The New 4K TV Season: Samsung

The early reviews are in and Samsung’s 2018 QLED range is shaping up to challenge the picture quality supremacy of OLED.

Samsung’s first iteration of the technology was criticised last year for being overpriced and underwhelming.

But 2018’s models are competitively priced with $8000 65-inch OLED TVs from rival brands.

Moreover, from all accounts they boast the extra brightness that OLED TVs can’t achieve while delivering black levels that are unprecedented for LCD TVs.

They may not be quite as deep as OLED’s absolute black but will be a better bet for daytime viewing, watching in a brightly-lit living room at night or maximising the impact of HDR.

One reason why Samsung’s 2018 QLED TVs are superior to 2017’s is the premium Q9FN and Q8FN series has Full Array Local Dimming (FALD) rather than just edge-lighting, which helps to achieve OLED-challenging blacks and richer colours (the Q9FN has an “Ultra Black Elite” display whereas the edge-lit 7 and 8 series have just “Ultra Black”).

Samsung stopped releasing FALD TVs here because they were deemed too expensive for the local market.

Indeed, its last 65-inch flagship FALD, the SUHD SJ9500, went on sale here in 2015 for $13,000.

I was lucky enough to have one in my home for several weeks to appraise and it was a stunning display. But fast-forward three years and its successor is better specified and $5,000 cheaper.

Samsung’s also expanding its display size, with more models that are 75 inches-plus.

“There is a trend towards larger panels in New Zealand, with the average panel size 55-inch and more consumers than ever gravitating to larger sizes,” Jens Anders, Consumer Electronics Director for Samsung NZ, says.

“We’re ranging five models over 70 inches this year, which is a reflection of that trend. Certainly, improvements in picture quality are a driver in opting to range larger panels.

“For example, for a 75-inch TV you now only need a distance of 2.3 metres between your viewing position and the screen.”

And although flat screens predominate, Samsung still offers curved options. “Five will be from our UHD line up, including the curved Q8,” Anders says. “The other models are from our NU7300 and NU8500 series.”

Samsung also is providing customers a 10-year No Screen Burn guarantee, in a promotion that plays up one of the perceived drawbacks of OLED technology.

Given LCD TVs don’t suffer burn-in, it’s nothing more than a marketing gimmick, although Anders argues: “The burn-in warranty is intended to give consumers confidence in QLED, as it assures customers that Samsung will support any burn-in failure of the panel.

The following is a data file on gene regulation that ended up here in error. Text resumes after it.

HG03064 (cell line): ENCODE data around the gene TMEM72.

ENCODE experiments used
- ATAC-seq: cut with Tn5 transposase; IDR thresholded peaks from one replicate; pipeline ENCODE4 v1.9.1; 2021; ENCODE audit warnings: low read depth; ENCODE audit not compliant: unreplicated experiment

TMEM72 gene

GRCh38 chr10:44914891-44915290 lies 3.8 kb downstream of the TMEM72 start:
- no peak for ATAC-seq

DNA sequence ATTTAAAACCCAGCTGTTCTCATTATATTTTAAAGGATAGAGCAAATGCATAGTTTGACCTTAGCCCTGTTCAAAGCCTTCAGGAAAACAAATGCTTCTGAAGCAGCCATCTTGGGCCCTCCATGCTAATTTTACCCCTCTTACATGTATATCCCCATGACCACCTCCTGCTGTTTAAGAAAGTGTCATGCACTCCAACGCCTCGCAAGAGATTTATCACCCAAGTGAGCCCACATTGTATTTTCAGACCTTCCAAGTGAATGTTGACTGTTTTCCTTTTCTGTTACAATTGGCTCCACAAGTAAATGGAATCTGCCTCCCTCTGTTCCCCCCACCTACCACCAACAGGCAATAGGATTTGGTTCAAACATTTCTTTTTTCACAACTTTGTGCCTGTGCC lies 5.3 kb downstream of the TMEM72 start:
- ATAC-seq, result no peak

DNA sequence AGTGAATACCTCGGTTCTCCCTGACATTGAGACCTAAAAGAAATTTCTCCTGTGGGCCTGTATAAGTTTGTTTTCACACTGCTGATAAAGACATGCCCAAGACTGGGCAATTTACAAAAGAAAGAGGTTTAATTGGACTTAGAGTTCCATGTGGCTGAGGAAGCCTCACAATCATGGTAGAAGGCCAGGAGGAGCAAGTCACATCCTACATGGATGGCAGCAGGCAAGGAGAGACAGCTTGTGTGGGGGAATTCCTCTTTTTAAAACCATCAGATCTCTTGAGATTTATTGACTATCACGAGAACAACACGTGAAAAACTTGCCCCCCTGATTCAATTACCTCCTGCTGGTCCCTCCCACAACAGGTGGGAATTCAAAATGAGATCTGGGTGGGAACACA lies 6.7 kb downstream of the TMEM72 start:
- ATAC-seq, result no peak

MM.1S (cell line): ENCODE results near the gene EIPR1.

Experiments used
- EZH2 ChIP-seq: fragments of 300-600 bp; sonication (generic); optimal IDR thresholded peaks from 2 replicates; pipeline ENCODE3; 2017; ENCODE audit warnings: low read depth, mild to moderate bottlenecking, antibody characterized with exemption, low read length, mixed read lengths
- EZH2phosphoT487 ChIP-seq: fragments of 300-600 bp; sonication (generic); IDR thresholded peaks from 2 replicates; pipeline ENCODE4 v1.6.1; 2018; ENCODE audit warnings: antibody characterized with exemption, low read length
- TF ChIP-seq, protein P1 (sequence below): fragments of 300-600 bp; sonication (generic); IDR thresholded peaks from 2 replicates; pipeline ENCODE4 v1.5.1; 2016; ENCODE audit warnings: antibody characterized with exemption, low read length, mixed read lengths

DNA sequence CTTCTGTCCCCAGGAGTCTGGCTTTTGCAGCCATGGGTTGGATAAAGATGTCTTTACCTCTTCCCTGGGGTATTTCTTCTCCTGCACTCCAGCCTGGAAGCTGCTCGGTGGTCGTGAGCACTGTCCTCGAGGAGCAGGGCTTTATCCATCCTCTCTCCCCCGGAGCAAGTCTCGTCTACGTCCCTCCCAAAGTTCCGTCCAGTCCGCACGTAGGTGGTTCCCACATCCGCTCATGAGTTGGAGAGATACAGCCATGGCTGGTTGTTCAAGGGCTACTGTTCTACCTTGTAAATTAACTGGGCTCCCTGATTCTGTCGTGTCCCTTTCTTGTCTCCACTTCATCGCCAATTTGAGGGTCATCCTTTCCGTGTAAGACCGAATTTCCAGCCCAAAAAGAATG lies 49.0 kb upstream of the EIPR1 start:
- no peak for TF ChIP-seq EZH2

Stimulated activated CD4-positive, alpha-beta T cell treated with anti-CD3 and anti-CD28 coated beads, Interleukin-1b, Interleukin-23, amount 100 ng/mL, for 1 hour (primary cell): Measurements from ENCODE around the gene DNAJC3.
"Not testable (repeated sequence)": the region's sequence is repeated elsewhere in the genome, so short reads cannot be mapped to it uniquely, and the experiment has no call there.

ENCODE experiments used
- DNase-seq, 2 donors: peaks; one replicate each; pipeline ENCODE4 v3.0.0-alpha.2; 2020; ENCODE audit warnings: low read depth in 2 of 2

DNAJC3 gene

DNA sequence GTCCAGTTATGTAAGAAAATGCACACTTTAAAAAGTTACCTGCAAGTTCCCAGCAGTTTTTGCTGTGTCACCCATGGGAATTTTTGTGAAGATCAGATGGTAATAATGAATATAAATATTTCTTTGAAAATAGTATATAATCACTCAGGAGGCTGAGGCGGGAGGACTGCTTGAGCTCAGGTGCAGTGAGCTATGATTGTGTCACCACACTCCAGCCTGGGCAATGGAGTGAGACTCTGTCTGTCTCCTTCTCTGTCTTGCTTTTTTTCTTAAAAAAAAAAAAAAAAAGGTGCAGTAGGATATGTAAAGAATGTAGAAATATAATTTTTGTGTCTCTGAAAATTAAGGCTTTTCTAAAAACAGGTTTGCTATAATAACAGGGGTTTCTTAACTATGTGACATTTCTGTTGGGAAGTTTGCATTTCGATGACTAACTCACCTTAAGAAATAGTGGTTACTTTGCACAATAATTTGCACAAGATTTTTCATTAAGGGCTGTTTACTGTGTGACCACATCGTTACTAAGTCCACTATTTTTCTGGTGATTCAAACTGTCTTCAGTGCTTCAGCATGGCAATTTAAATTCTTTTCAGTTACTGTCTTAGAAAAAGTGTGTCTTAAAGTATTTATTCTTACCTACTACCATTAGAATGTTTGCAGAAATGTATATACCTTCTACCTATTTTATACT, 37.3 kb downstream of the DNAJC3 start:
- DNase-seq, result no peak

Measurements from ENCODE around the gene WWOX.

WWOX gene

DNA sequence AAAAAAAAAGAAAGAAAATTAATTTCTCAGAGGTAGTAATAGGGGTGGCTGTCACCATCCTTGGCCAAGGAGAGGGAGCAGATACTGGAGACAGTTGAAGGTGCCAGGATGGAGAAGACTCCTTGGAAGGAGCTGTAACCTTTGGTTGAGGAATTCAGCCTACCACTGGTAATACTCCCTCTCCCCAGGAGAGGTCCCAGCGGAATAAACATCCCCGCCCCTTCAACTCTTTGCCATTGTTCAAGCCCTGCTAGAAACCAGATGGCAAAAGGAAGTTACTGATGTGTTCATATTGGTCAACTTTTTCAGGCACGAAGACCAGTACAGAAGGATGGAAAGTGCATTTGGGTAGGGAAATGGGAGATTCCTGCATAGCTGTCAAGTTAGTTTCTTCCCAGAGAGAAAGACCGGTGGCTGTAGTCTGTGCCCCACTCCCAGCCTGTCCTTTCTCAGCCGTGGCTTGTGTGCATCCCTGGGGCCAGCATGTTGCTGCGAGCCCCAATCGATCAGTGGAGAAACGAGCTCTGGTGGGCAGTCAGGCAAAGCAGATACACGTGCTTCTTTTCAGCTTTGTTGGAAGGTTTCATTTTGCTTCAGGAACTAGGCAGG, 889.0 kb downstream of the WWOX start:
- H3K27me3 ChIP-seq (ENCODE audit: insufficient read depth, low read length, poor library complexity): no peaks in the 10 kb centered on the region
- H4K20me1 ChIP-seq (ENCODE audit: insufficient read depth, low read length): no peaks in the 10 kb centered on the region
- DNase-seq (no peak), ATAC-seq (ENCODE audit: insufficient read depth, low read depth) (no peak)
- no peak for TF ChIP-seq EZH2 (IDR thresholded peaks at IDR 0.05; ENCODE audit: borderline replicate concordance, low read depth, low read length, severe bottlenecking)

“Most consumers upgrade their TV within 10 years so the warranty effective covers the TV’s lifetime.”

I haven’t yet had the chance to examine the Q9FN series first-hand but last year’s edge-lit, step-down 8 series impressed and overseas reviewers have been gobsmacked by 9’s engineering genius.

Samsung’s also enhanced the appeal of its QLED and premium UHD range by equipping them with its One Clear Connection set-up, which combines power and audio-video cables into a single, thin, Teflon-coated, 15m-long cord that links the TV to a One Connect Box with all the terminals normally found on the back of a TV.

This box can be placed out of sight and components like a Blu-ray player, MySky or games console easily plugged in.

Why more manufacturers, other than LG with its wallpaper OLED TVs, don’t follow this trend baffles me. It’s a fantastic solution for a neat and tidy appearance that minimises the pain of changing inputs, especially if a TV is wall-mounted.

And in that respect Samsung also is ahead of the competition, with its Slim Fit wall mounts that allows its TVs to be virtually flush-mounted to the wall.

This year’s Samsung’s come up with another inspired point of difference: an Ambient Mode that imitates — chameleon-like — the wall behind the TV.

The TVs also come with the sleekest, most stylish and intuitive universal remote control ever to be bundled with a TV, a Tizen operating system that rivals LG’s webOS alternative as the best on the market, voice control functionality and a SmartThings app to simplify set-up.

The key downside of the 2018 TVs, at least on paper, is they aren’t Dolby Vision-capable (although they do have HDR10+ compatibility).

The cheapest QLED models start from $3,699 for the 55-inch Q6FN and $4,999 for the 65-inch.

The Q7FN ranges from $4,199 for the the 55-inch to $5,799 for the 65-inch to $10,000 for the 75-inch.

The 65-inch curved Q8CN sells for $5,999, the 65-inch Q9FN for $7,999 and the 75-inch model for $14,999.

The Premium UHD series retails from $3,299 for the 55-inch NU8500 to $9,999 for the 82-inch NU8000.

For more information on the new range, see Samsung’s website for the QLED series and for the Premium UHD range.

For critical anaylses of their strengths and weaknesses, see:

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2 Responses to “The New 4K TV Season: Samsung”

  1. Could you ask and find out why the price difference between 65 inch and larger 70-plus inches is absolutely huge. I don’t see how the price from a 65 inch tv is e.g. $7999 and somehow the same model in 75 inch is double the price. E.g. $14999 I would absolutely love to buy the larger 75 inch TVs but I can’t justify paying double. I’m stuck with only 65 inch as I’m able to justify the price of it.

  2. It’s all to do with production capacity and yield. A 55-inch display is much more efficient to make because you get more panels for your buck. According to this Home Theater Review article, bigger displays need larger “fabrication plants” and there are fewer of these. It says it will take about five years for production to catch up and costs to drop significantly.

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